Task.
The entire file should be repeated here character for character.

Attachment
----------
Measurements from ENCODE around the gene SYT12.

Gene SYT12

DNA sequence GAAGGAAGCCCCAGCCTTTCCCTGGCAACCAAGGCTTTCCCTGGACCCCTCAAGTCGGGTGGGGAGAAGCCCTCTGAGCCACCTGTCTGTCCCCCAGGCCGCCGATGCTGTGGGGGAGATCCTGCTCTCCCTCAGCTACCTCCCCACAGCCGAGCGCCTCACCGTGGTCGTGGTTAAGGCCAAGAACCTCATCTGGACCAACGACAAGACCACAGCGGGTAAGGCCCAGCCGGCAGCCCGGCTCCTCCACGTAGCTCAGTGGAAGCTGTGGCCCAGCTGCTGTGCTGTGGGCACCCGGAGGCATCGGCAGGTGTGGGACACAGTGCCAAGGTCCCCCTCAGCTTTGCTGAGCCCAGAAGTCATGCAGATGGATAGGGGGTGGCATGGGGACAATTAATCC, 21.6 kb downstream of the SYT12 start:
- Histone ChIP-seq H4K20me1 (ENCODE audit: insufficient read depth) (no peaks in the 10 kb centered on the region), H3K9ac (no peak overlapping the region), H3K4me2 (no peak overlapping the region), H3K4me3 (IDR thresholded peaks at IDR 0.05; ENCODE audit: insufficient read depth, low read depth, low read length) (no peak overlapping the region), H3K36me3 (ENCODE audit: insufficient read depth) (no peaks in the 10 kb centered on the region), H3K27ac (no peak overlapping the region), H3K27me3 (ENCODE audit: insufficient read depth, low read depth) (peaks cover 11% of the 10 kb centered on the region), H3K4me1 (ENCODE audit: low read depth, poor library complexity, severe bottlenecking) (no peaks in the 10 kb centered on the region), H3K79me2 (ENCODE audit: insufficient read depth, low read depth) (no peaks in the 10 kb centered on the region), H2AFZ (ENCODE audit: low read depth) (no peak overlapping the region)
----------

Measurements from ENCODE around the gene SYT12.

Gene SYT12

DNA sequence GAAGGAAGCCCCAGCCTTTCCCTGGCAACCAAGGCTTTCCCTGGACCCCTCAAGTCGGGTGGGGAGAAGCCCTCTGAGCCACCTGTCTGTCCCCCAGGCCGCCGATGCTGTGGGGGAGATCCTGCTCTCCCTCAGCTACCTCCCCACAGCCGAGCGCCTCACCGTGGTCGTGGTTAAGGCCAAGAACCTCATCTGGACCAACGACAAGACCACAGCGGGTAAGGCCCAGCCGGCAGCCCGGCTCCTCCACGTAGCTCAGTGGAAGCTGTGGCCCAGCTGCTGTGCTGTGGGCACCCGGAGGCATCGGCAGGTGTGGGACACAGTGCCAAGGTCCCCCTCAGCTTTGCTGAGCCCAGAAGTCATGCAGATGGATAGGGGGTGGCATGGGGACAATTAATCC, 21.6 kb downstream of the SYT12 start:
- Histone ChIP-seq H4K20me1 (ENCODE audit: insufficient read depth) (no peaks in the 10 kb centered on the region), H3K9ac (no peak overlapping the region), H3K4me2 (no peak overlapping the region), H3K4me3 (IDR thresholded peaks at IDR 0.05; ENCODE audit: insufficient read depth, low read depth, low read length) (no peak overlapping the region), H3K36me3 (ENCODE audit: insufficient read depth) (no peaks in the 10 kb centered on the region), H3K27ac (no peak overlapping the region), H3K27me3 (ENCODE audit: insufficient read depth, low read depth) (peaks cover 11% of the 10 kb centered on the region), H3K4me1 (ENCODE audit: low read depth, poor library complexity, severe bottlenecking) (no peaks in the 10 kb centered on the region), H3K79me2 (ENCODE audit: insufficient read depth, low read depth) (no peaks in the 10 kb centered on the region), H2AFZ (ENCODE audit: low read depth) (no peak overlapping the region)